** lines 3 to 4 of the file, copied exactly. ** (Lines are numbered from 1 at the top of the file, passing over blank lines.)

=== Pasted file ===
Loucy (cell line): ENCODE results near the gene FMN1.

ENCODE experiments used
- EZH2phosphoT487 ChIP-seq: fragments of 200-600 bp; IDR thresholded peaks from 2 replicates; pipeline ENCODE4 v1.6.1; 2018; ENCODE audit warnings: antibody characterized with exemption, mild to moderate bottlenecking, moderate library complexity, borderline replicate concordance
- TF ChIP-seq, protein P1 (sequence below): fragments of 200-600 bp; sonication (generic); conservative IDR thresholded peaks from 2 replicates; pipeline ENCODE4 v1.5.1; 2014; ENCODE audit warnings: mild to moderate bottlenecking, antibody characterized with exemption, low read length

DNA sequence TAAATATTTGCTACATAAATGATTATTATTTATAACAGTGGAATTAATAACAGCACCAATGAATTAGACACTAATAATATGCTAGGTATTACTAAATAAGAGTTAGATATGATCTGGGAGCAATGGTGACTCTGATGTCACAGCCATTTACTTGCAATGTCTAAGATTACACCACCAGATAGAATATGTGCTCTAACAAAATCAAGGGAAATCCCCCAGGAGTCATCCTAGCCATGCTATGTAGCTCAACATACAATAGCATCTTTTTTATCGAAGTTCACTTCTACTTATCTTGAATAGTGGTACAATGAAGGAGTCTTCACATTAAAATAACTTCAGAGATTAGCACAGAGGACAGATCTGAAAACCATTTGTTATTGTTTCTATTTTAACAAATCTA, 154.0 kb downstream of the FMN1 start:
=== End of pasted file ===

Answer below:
- EZH2phosphoT487 ChIP-seq: fragments of 200-600 bp; IDR thresholded peaks from 2 replicates; pipeline ENCODE4 v1.6.1; 2018; ENCODE audit warnings: antibody characterized with exemption, mild to moderate bottlenecking, moderate library complexity, borderline replicate concordance
- TF ChIP-seq, protein P1 (sequence below): fragments of 200-600 bp; sonication (generic); conservative IDR thresholded peaks from 2 replicates; pipeline ENCODE4 v1.5.1; 2014; ENCODE audit warnings: mild to moderate bottlenecking, antibody characterized with exemption, low read length